From the miscellaneous drawer - Of journalists past

by Anne Swenson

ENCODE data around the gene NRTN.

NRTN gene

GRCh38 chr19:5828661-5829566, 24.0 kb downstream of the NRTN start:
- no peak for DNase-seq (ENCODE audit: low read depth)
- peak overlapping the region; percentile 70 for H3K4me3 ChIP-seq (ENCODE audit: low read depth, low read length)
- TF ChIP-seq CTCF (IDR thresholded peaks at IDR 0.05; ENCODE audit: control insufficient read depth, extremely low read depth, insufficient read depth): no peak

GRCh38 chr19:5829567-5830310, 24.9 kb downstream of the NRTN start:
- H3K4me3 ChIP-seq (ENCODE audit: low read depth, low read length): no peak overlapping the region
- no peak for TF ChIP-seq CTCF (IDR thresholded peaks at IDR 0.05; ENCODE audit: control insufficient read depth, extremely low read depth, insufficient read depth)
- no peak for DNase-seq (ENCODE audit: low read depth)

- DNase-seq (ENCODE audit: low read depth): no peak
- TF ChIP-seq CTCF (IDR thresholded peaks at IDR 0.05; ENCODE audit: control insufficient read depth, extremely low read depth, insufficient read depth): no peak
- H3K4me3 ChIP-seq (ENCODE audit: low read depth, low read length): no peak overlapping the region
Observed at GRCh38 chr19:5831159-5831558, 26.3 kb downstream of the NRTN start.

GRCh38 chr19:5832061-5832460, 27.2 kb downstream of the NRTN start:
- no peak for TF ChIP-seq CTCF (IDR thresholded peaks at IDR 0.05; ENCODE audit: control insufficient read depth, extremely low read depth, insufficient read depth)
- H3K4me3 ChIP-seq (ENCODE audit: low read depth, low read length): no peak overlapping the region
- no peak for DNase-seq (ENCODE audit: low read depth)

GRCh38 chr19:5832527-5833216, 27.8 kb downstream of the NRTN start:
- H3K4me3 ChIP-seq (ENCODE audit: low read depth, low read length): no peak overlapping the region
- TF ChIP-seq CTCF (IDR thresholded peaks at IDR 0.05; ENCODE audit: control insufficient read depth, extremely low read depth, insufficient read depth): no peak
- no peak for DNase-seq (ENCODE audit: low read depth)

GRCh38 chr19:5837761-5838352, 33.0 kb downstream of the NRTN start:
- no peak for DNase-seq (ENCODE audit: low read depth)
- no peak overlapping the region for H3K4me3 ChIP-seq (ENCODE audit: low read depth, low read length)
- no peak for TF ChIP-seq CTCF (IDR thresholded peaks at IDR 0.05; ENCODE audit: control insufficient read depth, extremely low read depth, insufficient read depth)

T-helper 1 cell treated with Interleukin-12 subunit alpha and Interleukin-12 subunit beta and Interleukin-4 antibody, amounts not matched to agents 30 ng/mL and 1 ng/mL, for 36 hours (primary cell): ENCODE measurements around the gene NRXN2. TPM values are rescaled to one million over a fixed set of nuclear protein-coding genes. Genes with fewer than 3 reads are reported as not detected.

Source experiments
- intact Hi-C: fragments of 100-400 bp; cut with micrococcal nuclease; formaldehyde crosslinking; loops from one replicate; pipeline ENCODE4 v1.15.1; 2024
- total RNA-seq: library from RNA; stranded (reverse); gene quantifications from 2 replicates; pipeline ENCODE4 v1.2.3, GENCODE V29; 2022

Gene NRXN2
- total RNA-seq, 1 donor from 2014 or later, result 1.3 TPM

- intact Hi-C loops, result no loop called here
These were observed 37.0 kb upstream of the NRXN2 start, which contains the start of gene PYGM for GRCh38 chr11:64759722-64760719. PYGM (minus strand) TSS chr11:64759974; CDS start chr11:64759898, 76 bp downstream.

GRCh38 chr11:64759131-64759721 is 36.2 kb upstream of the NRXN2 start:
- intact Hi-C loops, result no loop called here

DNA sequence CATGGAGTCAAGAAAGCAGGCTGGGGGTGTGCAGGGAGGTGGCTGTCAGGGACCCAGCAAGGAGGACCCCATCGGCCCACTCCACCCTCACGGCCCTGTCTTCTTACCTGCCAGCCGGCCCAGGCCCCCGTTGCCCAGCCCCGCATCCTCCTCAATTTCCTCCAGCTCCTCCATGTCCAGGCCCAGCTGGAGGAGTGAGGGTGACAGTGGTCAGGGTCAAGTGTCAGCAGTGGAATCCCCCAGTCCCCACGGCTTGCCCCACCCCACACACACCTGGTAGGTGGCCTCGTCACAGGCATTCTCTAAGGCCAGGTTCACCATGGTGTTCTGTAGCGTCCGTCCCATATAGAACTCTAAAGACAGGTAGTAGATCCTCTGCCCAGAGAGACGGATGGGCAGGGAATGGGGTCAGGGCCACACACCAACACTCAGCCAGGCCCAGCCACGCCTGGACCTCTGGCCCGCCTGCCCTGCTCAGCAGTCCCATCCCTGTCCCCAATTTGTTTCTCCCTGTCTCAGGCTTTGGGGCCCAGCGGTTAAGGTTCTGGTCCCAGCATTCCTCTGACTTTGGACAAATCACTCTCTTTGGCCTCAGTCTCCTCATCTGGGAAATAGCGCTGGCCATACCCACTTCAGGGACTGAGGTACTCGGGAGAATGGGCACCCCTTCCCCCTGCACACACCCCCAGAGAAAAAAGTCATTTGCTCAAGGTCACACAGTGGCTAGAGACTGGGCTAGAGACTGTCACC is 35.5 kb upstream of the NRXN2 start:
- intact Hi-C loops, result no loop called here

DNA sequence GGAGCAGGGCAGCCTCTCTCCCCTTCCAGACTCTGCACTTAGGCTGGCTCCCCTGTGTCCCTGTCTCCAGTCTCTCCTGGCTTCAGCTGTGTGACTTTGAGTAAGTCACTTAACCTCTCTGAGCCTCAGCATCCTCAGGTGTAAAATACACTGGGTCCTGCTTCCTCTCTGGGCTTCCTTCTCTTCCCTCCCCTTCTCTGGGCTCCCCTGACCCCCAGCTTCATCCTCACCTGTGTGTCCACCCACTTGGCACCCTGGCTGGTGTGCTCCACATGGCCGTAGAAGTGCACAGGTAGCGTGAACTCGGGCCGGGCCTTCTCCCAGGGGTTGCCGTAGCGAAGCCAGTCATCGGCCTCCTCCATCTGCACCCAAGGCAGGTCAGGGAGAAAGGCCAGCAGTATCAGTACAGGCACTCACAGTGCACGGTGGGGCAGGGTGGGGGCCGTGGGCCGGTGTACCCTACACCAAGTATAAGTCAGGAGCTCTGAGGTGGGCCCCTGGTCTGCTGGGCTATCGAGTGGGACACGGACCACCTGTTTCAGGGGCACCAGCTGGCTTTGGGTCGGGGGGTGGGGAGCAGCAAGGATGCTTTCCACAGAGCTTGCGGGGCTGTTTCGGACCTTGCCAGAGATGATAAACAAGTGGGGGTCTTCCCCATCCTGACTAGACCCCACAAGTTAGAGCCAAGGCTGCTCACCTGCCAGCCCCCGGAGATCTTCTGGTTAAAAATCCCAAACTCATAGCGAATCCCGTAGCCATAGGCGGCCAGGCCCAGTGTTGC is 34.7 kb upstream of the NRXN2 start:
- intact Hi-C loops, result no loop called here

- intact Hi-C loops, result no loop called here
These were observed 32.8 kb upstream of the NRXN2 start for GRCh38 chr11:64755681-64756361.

It was difficult to believe the enthusiasm for the Ely Echo spouted by those friendly, knowledgeable faces in the 1980s. He came from a journalism background and his wife was an Ely girl who became an attorney and Realtor. They were a striking couple, articulate and vivacious.<BR><BR>"Slabs Slabodnik was my dad," Pidge told me when explaining why they come to Ely from the Twin Cities. "We have a place on White Iron."<BR><BR>Their love of visiting Ely during the summer conflicted with husband John Hodowanic's job as executive director of the World Press Institute. Summer is when the 10 world journalists arrive in St. Paul to spend four months learning about the United States.<BR><BR>The Echo and the Hodowanics combined our interests and the WPI-Ely connection began.<BR><BR>The first year the Echo held the public forum in the JFK Cafeteria and lunch was at Vertin's. There were two journalists who made a special impression on me. One was Marie O'Halloran from Ireland who reported on the religious conflicts there and the war-torn atmosphere. The other was Irina Lagunina, a Russian woman whose health seemed fragile but smoked because that is what Russian politicians do and it was the way to get close to them for answers.<BR><BR>Originally the WPI journalists stayed in motels when they were here. It wasn't too long before enough Ely people came forward and offered to host the journalists in homes. <BR><BR>One year a fellow from South Korea argued about the environmental need to set aside areas such as ours - from the Superior National Forest on northward. Although his speech patterns made him difficult to understand, on that issue he was clear and adamant throughout his stay. <BR><BR>A fellow from Sri Lanka had a different view. In poverty-stricken nations such as his, environmentalism was a luxury the country could not afford. The country accepted the garbage and refuse of richer countries and disposed of the waste from other lands.<BR><BR>Since the Ely visit comes early in the WPI stay in the U.S., the journalists have only had about a week to get acquainted with each other and learn about the customs of the group's individuals.<BR><BR>That was readily apparent one year when the group included a journalist from Israel and one from Jordan. Yaron Deckel was a reporter with the Voice of Israel in Tel-Aviv and Khaled Abu Aker was political correspondent and night editor at an Arabic publication, Al-Fajr in East Jerusalem. Their tempers flared during the Ely forum and it did not bode well for the rest of their four month stay. Amazingly, by the end of the tour the two had managed to see each other as individuals to be respected and even promised cooperation when each returned to his respective news bureau.<BR><BR>So treat yourself to something new. Treat yourself to a bigger view of this planet where we live. Get a peek into the families who live on the other side of the world at the 2006 Ely Echo Public Forum.<BR><BR>Do you need to be well read and knowledgeable about politics, culture and the history of other countries to attend?<BR><BR>No. You need only be curious about people and you'll find that so many of the things which concern you - family, jobs, safety and the future - are the same things which concern the world journalists visiting Ely this week.<BR><BR>Come for part of the session Friday at the Grand Ely Lodge, which starts at 8:30 a.m., or come for the day. I think you'll be surprised by what you find.<BR><BR>* * *<BR><BR>In the Ely Echo of August 6, 1975 serving on the State Legion Tournament committee were Dick Marsh, Matt Stukel, John Vogel, Ron Harri, Bernard Mauser, Joe Kastelic and John Perko. Ely's Legion team included: Peter Scheuer, Charles Perushek, Tony Thompson, Marty Mauser, Jim Grahek, Paul Vidmar, Frank Kuhar, Keith Rhein, Garry Nelson, Dick Maki, Mike Tezak, Larry Grahek, coaches Matt Stukel and George Marsnik with batboy/girl Greg Tulla and Sara Marsnik.<BR><BR>There was concern that the $50,000 per month federal subsidy of the city's tertiary plant would evaporate and residents would have to pay the toll for the project.<BR><BR>A year later, in the August 4, 1976 Ely Echo Nina Garni had won the Miss Ely title. Fred Dargontina had filed for a city council seat. The city hired two new patrolmen: Archie Manning and Jim Hoberg.<BR><BR>In Winton, Adele Novosel was directing the comedy "See How They Run" at 320 Main Street as part of Sawmill Days.<BR><BR>